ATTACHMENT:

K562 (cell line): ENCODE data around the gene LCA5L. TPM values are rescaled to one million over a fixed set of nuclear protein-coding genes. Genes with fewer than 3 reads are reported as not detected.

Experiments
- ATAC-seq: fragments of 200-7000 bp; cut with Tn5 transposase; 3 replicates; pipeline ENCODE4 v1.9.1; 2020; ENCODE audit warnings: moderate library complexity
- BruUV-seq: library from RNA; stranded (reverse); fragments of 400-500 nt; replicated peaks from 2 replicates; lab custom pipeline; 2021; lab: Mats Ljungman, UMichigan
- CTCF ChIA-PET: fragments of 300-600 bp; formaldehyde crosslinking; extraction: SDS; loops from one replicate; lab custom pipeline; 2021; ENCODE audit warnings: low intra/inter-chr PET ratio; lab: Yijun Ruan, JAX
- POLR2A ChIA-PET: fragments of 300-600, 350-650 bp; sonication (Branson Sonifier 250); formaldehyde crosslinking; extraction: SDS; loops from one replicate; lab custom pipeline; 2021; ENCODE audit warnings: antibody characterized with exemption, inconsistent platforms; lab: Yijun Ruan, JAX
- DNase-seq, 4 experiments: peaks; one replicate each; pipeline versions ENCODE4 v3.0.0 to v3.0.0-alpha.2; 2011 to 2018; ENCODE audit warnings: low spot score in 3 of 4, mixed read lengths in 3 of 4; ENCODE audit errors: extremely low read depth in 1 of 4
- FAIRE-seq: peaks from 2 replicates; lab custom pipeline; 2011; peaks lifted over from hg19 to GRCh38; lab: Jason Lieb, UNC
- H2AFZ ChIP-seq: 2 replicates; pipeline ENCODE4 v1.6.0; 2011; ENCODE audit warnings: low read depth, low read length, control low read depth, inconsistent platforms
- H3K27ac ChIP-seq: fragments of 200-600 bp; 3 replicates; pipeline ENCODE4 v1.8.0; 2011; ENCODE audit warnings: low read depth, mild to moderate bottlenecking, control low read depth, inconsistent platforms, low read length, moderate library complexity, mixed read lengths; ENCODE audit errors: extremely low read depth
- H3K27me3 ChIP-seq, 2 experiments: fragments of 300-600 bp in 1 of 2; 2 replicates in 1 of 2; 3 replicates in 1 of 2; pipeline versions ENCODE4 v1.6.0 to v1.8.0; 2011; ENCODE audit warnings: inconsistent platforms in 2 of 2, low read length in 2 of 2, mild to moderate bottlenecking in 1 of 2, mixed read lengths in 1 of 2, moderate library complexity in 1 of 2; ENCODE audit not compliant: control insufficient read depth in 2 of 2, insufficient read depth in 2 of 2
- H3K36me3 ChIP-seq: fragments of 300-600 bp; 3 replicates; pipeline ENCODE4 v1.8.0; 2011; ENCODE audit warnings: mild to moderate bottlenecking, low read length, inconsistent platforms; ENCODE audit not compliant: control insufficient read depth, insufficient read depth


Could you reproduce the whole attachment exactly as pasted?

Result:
K562 (cell line): ENCODE data around the gene LCA5L. TPM values are rescaled to one million over a fixed set of nuclear protein-coding genes. Genes with fewer than 3 reads are reported as not detected.

Experiments
- ATAC-seq: fragments of 200-7000 bp; cut with Tn5 transposase; 3 replicates; pipeline ENCODE4 v1.9.1; 2020; ENCODE audit warnings: moderate library complexity
- BruUV-seq: library from RNA; stranded (reverse); fragments of 400-500 nt; replicated peaks from 2 replicates; lab custom pipeline; 2021; lab: Mats Ljungman, UMichigan
- CTCF ChIA-PET: fragments of 300-600 bp; formaldehyde crosslinking; extraction: SDS; loops from one replicate; lab custom pipeline; 2021; ENCODE audit warnings: low intra/inter-chr PET ratio; lab: Yijun Ruan, JAX
- POLR2A ChIA-PET: fragments of 300-600, 350-650 bp; sonication (Branson Sonifier 250); formaldehyde crosslinking; extraction: SDS; loops from one replicate; lab custom pipeline; 2021; ENCODE audit warnings: antibody characterized with exemption, inconsistent platforms; lab: Yijun Ruan, JAX
- DNase-seq, 4 experiments: peaks; one replicate each; pipeline versions ENCODE4 v3.0.0 to v3.0.0-alpha.2; 2011 to 2018; ENCODE audit warnings: low spot score in 3 of 4, mixed read lengths in 3 of 4; ENCODE audit errors: extremely low read depth in 1 of 4
- FAIRE-seq: peaks from 2 replicates; lab custom pipeline; 2011; peaks lifted over from hg19 to GRCh38; lab: Jason Lieb, UNC
- H2AFZ ChIP-seq: 2 replicates; pipeline ENCODE4 v1.6.0; 2011; ENCODE audit warnings: low read depth, low read length, control low read depth, inconsistent platforms
- H3K27ac ChIP-seq: fragments of 200-600 bp; 3 replicates; pipeline ENCODE4 v1.8.0; 2011; ENCODE audit warnings: low read depth, mild to moderate bottlenecking, control low read depth, inconsistent platforms, low read length, moderate library complexity, mixed read lengths; ENCODE audit errors: extremely low read depth
- H3K27me3 ChIP-seq, 2 experiments: fragments of 300-600 bp in 1 of 2; 2 replicates in 1 of 2; 3 replicates in 1 of 2; pipeline versions ENCODE4 v1.6.0 to v1.8.0; 2011; ENCODE audit warnings: inconsistent platforms in 2 of 2, low read length in 2 of 2, mild to moderate bottlenecking in 1 of 2, mixed read lengths in 1 of 2, moderate library complexity in 1 of 2; ENCODE audit not compliant: control insufficient read depth in 2 of 2, insufficient read depth in 2 of 2
- H3K36me3 ChIP-seq: fragments of 300-600 bp; 3 replicates; pipeline ENCODE4 v1.8.0; 2011; ENCODE audit warnings: mild to moderate bottlenecking, low read length, inconsistent platforms; ENCODE audit not compliant: control insufficient read depth, insufficient read depth